Donnay, D. A. C., Morris, M. L., Schaubhut, N. A., & Thompson, R. C. (2005). Strong interest inventory manual: Research, development, and strategies for interpretation (Rev. ed.). CPP.

Drees, L. A. (1982). The Biglan model: An augmentation [Doctoral dissertation, University of Nebraska].

Feil-Seifer, D., & Matarić, M. J. (2005). Defining socially assistive robotics, IEEE 9th International Conference on Rehabilitation Robotics,

Fleischmann, K., & Huchison, C. (2012). Creative exchange: An evolving model of multidisciplinary collaboration. Journal of Learning Design, 5(1), 23-31.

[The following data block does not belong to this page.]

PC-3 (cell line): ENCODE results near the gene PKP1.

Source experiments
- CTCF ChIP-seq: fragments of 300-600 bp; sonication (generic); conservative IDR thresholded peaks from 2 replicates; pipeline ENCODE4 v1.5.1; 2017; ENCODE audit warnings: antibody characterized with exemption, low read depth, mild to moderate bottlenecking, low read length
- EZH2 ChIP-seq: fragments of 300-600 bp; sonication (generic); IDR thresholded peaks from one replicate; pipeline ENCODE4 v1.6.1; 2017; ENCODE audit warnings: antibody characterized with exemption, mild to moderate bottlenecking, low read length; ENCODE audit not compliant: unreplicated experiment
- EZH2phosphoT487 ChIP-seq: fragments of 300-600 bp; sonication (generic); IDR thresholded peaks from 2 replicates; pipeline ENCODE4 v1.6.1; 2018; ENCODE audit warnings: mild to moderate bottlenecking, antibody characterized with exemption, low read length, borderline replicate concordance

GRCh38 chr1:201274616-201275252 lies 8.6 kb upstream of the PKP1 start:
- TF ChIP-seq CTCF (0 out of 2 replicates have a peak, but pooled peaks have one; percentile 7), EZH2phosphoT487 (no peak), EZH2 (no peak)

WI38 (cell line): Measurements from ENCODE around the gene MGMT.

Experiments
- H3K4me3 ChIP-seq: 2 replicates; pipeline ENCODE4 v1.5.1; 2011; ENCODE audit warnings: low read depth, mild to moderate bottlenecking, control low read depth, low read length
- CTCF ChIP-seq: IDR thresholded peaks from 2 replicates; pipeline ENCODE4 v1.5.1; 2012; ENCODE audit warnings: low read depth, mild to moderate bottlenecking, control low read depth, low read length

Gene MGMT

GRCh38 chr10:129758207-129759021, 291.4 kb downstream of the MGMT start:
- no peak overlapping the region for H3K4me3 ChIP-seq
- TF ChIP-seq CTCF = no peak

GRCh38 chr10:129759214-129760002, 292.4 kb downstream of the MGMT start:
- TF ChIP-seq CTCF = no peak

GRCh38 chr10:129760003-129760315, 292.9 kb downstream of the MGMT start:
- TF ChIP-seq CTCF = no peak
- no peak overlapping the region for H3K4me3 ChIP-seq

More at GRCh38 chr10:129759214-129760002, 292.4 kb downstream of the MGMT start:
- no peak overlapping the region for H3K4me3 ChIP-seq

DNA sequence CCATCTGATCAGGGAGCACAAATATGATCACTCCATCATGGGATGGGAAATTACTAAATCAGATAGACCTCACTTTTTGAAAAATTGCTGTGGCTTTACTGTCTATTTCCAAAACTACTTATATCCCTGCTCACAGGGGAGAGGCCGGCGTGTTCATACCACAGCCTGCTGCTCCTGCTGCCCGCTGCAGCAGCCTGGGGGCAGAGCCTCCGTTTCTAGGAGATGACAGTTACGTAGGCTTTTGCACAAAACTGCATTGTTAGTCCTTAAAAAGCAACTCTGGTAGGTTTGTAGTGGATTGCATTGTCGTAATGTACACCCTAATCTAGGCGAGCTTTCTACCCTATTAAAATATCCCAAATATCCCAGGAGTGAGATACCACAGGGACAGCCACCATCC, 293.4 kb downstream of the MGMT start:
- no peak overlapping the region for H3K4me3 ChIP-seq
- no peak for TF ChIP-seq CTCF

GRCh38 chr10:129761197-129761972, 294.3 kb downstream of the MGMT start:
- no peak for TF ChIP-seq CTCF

Harmon, L. W., Hansen, J.-I. C., Borgen, F. H., & Hammer, A.L. (1994). Strong Interest Inventory: Applications and Technical Guide : Form T317 of the Strong Vocational Interest Blanks. Palo Alto, CA.

Holland, J. L. (1985). Making vocational choices: A theory of vocational personalities and work environments (2nd ed.). Prentice-Hall.

Simpson, A. (2017). The surprising persistence of Biglan’s classification scheme. Studies in Higher Education, 42(8), 1520-1531.

Sonke, J., Pesata, V., Lee, J. B., & Graham-Pole, J. (2017). Nurse perceptions of artists as collaborators in interprofessional care teams. Healthcare (Basel), 5(3).

Williamson, J. M., & Panigabutra-Roberts, A. (2021). An analysis of STEAM disciplinary interrelationships described in abstracts of higher education articles. IMPACT: Journal of the Center for Interdisciplinary Teaching & Learning.